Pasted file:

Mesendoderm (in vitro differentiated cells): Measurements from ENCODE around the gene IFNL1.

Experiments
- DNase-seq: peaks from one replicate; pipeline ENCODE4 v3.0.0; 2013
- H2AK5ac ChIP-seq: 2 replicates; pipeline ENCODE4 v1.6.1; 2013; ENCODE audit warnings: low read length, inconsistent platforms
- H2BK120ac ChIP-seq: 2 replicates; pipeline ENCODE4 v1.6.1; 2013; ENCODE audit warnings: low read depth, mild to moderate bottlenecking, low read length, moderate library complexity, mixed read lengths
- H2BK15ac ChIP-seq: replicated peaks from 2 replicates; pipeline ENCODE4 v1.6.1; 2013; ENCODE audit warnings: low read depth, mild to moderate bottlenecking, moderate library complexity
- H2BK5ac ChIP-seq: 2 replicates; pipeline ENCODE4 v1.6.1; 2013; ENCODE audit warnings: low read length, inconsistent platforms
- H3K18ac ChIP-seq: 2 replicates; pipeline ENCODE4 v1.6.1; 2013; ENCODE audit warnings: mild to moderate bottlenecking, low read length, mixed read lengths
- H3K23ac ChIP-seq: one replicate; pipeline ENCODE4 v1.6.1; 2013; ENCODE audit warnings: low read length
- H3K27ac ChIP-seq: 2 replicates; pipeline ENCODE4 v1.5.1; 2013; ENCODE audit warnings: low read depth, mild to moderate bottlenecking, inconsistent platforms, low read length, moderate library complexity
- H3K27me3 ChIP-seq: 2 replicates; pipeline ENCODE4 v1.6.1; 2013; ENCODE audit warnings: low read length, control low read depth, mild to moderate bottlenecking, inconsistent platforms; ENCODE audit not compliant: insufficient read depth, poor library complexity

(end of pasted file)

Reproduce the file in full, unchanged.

Mesendoderm (in vitro differentiated cells): Measurements from ENCODE around the gene IFNL1.

Experiments
- DNase-seq: peaks from one replicate; pipeline ENCODE4 v3.0.0; 2013
- H2AK5ac ChIP-seq: 2 replicates; pipeline ENCODE4 v1.6.1; 2013; ENCODE audit warnings: low read length, inconsistent platforms
- H2BK120ac ChIP-seq: 2 replicates; pipeline ENCODE4 v1.6.1; 2013; ENCODE audit warnings: low read depth, mild to moderate bottlenecking, low read length, moderate library complexity, mixed read lengths
- H2BK15ac ChIP-seq: replicated peaks from 2 replicates; pipeline ENCODE4 v1.6.1; 2013; ENCODE audit warnings: low read depth, mild to moderate bottlenecking, moderate library complexity
- H2BK5ac ChIP-seq: 2 replicates; pipeline ENCODE4 v1.6.1; 2013; ENCODE audit warnings: low read length, inconsistent platforms
- H3K18ac ChIP-seq: 2 replicates; pipeline ENCODE4 v1.6.1; 2013; ENCODE audit warnings: mild to moderate bottlenecking, low read length, mixed read lengths
- H3K23ac ChIP-seq: one replicate; pipeline ENCODE4 v1.6.1; 2013; ENCODE audit warnings: low read length
- H3K27ac ChIP-seq: 2 replicates; pipeline ENCODE4 v1.5.1; 2013; ENCODE audit warnings: low read depth, mild to moderate bottlenecking, inconsistent platforms, low read length, moderate library complexity
- H3K27me3 ChIP-seq: 2 replicates; pipeline ENCODE4 v1.6.1; 2013; ENCODE audit warnings: low read length, control low read depth, mild to moderate bottlenecking, inconsistent platforms; ENCODE audit not compliant: insufficient read depth, poor library complexity